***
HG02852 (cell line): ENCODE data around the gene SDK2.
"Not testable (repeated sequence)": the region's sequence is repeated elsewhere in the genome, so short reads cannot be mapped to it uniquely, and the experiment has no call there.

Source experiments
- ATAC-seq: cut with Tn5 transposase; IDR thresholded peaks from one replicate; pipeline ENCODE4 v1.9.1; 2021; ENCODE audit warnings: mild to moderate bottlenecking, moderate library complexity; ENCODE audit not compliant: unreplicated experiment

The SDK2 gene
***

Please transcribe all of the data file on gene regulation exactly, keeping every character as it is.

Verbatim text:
HG02852 (cell line): ENCODE data around the gene SDK2.
"Not testable (repeated sequence)": the region's sequence is repeated elsewhere in the genome, so short reads cannot be mapped to it uniquely, and the experiment has no call there.

Source experiments
- ATAC-seq: cut with Tn5 transposase; IDR thresholded peaks from one replicate; pipeline ENCODE4 v1.9.1; 2021; ENCODE audit warnings: mild to moderate bottlenecking, moderate library complexity; ENCODE audit not compliant: unreplicated experiment

The SDK2 gene